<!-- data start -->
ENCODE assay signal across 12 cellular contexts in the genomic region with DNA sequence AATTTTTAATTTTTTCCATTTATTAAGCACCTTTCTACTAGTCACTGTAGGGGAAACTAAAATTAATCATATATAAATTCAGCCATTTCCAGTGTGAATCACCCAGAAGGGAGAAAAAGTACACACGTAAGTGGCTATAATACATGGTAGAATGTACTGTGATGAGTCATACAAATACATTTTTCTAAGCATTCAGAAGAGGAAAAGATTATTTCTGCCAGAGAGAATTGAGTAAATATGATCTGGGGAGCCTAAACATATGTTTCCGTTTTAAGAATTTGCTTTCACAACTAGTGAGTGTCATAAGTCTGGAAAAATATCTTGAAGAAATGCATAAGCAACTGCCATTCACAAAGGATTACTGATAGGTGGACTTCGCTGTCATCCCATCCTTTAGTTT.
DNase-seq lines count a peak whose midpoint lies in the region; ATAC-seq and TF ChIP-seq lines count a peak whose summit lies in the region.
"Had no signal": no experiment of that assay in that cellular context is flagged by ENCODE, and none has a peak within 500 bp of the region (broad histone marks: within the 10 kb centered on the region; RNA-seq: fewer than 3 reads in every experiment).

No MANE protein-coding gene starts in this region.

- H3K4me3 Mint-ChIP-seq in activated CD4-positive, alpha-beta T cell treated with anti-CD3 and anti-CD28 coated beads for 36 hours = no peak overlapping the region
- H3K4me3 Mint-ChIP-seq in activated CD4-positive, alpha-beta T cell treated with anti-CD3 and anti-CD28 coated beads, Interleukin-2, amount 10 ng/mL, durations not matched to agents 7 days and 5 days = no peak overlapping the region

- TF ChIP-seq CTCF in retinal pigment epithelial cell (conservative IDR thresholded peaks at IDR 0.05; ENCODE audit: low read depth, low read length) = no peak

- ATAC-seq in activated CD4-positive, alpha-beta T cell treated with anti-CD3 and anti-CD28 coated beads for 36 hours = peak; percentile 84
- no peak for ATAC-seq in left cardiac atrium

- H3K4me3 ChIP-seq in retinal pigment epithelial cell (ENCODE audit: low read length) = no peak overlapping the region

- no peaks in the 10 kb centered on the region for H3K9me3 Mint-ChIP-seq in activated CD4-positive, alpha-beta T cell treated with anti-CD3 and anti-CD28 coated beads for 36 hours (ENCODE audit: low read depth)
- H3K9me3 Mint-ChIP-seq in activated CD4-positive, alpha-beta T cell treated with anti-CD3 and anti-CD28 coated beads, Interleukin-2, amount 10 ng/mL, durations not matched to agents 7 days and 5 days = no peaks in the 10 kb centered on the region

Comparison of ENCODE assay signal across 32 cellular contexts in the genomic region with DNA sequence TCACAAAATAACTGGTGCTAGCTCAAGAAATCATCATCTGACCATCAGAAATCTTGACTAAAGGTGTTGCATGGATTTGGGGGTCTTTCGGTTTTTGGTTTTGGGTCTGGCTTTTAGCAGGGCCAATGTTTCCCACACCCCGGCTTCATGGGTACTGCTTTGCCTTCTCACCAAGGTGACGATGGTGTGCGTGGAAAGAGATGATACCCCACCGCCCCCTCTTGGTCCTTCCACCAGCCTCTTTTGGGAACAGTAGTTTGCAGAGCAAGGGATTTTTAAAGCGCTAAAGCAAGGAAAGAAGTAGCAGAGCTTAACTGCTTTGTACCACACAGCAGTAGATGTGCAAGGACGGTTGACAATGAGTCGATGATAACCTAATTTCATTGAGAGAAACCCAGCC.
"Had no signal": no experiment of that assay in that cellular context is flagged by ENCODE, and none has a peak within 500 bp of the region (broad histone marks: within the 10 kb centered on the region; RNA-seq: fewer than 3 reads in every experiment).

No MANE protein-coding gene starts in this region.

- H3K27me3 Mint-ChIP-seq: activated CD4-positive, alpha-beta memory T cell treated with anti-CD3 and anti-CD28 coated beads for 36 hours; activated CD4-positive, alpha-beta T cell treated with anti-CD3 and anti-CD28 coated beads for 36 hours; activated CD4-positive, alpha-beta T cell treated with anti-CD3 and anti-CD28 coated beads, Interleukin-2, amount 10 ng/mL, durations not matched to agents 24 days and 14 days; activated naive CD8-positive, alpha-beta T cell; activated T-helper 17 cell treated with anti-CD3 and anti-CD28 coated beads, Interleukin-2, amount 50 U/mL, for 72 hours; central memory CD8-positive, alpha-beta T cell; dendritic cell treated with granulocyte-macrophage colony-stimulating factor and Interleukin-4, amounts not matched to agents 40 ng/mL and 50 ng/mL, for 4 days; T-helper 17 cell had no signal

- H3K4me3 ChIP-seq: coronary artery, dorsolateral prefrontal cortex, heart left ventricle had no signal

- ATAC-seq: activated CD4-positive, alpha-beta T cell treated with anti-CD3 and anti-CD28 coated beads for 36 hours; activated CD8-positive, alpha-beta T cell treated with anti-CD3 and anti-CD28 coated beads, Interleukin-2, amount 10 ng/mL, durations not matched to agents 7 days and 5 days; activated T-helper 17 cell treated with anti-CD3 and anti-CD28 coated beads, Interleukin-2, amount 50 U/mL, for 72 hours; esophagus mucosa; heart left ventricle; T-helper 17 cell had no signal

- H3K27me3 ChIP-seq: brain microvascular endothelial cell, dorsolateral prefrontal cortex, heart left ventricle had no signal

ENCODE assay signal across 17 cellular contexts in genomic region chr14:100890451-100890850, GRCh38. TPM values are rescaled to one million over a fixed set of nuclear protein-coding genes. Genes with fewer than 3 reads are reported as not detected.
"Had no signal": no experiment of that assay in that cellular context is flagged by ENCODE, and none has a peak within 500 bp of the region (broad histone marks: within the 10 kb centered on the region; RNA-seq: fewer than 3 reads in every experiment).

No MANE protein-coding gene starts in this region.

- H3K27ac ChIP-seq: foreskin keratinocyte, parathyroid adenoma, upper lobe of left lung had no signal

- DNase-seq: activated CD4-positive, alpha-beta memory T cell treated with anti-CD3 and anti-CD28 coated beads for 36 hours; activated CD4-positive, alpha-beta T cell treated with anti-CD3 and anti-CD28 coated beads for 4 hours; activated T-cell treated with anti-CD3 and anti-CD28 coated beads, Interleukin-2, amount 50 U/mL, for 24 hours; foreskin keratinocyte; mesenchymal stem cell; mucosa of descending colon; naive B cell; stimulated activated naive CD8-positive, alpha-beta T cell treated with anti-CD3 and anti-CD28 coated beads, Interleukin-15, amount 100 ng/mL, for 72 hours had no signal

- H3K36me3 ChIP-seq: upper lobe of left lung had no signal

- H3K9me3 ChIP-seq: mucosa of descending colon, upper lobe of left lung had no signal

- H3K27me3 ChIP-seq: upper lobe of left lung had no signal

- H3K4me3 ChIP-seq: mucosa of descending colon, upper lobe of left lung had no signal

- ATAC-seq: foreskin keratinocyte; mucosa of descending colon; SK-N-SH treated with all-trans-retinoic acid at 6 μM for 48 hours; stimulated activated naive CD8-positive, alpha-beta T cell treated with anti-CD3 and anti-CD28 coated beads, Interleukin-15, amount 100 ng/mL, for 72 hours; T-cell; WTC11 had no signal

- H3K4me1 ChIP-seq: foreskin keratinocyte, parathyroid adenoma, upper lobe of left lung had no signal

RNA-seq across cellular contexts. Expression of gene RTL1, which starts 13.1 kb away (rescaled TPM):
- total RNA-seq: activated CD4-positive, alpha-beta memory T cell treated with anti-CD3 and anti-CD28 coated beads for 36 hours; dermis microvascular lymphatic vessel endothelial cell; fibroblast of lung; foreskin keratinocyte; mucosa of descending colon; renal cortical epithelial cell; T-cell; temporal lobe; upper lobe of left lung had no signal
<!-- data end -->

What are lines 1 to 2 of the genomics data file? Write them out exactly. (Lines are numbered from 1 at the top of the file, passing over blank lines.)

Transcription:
ENCODE assay signal across 12 cellular contexts in the genomic region with DNA sequence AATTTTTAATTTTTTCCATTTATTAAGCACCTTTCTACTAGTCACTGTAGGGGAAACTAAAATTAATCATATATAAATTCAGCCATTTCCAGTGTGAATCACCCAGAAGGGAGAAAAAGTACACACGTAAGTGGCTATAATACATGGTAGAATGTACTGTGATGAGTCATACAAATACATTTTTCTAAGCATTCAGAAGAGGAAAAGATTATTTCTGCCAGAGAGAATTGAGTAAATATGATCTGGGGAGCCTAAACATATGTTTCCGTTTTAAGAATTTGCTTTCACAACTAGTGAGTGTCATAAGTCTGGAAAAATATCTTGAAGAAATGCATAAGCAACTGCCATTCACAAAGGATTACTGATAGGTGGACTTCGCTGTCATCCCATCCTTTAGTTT.
DNase-seq lines count a peak whose midpoint lies in the region; ATAC-seq and TF ChIP-seq lines count a peak whose summit lies in the region.